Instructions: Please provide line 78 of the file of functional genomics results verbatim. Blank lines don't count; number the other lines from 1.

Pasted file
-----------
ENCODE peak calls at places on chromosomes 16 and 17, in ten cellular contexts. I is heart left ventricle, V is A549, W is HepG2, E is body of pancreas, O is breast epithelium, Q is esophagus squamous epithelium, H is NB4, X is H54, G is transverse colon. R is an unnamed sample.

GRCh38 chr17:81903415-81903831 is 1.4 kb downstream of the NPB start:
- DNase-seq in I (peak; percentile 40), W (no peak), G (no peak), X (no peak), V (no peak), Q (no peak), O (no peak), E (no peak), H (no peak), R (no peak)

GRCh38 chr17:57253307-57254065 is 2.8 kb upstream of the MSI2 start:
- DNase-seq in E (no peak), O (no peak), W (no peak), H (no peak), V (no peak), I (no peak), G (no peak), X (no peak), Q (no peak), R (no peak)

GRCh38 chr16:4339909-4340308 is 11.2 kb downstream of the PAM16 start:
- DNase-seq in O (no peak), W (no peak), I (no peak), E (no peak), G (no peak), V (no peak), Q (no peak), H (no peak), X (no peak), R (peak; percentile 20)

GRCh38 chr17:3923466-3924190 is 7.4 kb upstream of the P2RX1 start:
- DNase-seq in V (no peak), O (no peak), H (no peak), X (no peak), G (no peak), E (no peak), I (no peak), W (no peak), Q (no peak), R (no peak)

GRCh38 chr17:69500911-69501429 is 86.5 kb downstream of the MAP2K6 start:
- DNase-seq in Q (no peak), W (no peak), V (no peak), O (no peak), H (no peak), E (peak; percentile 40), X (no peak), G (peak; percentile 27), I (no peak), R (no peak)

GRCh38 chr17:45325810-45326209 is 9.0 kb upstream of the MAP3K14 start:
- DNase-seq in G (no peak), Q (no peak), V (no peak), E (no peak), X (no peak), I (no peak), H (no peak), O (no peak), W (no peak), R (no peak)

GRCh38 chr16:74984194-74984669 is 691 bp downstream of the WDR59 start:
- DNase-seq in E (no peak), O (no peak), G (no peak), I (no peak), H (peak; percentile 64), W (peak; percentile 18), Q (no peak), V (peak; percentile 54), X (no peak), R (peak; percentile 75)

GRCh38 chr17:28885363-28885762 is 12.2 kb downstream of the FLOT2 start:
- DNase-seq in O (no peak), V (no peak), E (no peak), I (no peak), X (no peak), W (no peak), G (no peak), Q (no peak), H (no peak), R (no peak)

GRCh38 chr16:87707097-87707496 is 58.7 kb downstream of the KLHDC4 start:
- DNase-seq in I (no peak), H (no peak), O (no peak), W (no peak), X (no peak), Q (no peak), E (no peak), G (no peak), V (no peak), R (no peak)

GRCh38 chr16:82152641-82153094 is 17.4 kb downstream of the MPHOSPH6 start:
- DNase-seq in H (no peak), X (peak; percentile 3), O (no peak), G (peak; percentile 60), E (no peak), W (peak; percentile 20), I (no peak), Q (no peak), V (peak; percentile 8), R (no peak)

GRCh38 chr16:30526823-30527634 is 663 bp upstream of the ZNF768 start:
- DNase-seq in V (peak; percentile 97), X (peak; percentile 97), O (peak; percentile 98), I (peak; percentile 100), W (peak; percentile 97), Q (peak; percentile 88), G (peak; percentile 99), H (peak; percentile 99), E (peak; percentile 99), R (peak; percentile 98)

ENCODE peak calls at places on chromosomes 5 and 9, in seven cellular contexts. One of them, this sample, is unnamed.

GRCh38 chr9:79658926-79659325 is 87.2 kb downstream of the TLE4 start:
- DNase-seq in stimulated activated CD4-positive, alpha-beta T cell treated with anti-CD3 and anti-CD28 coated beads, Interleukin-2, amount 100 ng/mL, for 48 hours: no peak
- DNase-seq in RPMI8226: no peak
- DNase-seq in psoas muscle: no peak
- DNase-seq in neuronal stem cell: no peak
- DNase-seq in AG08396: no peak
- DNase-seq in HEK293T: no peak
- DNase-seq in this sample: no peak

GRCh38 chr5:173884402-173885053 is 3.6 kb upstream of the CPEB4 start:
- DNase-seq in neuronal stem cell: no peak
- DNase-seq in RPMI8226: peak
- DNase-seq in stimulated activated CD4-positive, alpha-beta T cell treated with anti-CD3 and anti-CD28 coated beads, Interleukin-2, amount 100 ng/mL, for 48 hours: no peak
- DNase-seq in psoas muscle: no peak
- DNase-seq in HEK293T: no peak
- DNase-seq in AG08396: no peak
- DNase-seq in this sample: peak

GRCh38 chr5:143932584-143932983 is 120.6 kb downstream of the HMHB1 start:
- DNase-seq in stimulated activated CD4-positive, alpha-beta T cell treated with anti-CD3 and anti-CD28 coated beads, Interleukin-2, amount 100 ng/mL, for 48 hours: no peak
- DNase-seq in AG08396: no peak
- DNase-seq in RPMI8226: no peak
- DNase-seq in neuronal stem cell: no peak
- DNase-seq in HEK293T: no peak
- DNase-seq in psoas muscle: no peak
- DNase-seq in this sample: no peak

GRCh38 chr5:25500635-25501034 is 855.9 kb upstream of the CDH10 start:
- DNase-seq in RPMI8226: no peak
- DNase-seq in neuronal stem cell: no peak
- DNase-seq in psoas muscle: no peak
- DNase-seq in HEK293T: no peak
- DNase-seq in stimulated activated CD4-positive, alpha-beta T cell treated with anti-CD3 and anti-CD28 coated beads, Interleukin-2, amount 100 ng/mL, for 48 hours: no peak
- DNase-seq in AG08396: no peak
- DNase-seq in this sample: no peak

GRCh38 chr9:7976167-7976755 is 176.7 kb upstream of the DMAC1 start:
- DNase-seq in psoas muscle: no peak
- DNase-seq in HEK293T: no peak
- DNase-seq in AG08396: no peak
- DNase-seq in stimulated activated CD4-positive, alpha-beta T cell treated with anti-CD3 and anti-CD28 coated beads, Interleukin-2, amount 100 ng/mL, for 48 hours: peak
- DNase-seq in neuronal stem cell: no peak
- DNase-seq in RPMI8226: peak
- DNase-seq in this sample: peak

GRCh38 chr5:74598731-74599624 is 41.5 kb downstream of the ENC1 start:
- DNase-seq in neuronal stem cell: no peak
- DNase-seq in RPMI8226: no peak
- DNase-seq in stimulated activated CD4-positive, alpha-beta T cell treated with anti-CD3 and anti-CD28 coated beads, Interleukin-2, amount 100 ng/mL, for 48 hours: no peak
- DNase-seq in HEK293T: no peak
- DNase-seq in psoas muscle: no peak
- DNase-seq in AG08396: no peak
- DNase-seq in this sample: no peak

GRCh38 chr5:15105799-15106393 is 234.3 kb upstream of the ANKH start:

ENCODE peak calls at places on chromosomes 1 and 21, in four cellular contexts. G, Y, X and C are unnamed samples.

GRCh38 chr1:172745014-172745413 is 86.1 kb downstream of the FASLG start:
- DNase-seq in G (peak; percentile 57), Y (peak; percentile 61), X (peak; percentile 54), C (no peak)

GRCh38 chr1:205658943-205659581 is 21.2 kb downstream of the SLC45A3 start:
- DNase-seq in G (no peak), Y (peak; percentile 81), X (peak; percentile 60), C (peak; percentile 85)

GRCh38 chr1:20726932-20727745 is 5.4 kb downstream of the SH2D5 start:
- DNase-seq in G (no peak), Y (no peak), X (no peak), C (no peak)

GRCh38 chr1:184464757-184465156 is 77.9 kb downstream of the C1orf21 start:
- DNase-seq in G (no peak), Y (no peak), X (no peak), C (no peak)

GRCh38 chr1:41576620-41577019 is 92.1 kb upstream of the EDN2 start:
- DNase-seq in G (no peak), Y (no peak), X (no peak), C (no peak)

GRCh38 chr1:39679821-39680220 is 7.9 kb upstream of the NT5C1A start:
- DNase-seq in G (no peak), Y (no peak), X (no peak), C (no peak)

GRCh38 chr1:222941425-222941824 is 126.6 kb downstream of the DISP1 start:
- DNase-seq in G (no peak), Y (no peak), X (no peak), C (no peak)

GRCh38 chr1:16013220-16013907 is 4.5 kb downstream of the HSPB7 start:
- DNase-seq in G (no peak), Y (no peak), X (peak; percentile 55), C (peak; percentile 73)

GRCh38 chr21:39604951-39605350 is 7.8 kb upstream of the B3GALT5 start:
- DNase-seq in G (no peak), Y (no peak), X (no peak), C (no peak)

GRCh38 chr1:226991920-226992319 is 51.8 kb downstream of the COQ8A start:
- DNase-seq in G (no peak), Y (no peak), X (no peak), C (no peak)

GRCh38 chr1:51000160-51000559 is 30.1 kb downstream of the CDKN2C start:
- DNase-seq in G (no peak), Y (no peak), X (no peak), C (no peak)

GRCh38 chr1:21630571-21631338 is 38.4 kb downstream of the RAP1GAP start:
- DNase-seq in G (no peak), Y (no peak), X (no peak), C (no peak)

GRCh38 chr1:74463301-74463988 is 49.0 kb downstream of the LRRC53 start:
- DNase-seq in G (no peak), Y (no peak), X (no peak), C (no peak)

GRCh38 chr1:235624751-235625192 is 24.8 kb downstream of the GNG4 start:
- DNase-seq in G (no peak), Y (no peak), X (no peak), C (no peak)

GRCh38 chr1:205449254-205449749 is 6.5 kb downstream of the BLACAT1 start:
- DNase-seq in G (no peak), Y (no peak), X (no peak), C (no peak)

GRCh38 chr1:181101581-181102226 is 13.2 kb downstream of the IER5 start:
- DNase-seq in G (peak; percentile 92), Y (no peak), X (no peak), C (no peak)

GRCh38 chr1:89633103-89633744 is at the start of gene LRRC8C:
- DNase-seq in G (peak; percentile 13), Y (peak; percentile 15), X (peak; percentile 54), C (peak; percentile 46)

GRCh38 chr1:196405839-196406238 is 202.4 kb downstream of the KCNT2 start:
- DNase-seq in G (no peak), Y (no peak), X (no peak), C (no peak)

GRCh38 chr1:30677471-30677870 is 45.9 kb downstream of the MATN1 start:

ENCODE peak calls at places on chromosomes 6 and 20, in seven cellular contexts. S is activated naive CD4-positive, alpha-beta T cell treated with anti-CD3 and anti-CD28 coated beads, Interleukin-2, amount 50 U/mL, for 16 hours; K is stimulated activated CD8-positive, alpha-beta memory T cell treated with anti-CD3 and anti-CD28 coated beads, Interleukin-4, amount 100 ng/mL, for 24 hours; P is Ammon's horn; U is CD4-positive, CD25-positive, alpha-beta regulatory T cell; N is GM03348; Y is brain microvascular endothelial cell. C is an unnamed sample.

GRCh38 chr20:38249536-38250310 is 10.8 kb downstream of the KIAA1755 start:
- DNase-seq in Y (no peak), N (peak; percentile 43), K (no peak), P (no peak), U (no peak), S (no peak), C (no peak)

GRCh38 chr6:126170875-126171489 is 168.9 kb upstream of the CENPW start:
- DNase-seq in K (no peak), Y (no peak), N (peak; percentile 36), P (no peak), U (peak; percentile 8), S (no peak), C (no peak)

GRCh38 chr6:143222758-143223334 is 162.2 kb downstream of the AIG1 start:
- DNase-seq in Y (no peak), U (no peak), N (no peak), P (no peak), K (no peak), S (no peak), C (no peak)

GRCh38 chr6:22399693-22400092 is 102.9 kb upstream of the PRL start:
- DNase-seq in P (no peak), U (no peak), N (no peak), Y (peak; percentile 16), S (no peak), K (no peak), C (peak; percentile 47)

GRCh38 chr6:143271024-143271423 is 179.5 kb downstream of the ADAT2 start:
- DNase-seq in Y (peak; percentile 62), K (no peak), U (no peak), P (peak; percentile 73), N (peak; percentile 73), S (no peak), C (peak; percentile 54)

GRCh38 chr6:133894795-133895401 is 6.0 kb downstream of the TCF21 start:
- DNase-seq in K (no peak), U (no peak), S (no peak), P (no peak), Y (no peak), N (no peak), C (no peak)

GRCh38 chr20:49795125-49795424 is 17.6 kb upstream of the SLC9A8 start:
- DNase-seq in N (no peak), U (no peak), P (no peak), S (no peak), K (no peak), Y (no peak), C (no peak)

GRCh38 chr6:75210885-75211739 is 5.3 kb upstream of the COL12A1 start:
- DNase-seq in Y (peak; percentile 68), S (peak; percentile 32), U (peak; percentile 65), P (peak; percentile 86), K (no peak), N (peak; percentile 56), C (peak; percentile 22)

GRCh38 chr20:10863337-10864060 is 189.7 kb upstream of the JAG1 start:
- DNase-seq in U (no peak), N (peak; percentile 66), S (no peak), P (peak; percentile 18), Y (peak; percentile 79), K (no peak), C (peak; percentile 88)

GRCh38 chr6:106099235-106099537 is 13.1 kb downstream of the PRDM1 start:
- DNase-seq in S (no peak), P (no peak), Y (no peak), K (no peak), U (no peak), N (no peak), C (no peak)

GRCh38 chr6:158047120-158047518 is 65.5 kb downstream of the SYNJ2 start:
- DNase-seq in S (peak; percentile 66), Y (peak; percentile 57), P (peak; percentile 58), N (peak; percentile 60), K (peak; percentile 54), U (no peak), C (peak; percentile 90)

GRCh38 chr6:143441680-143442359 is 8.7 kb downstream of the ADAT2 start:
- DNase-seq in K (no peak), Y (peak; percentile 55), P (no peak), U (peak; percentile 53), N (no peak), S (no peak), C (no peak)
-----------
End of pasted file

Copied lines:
- DNase-seq in G (no peak), Y (peak; percentile 81), X (peak; percentile 60), C (peak; percentile 85)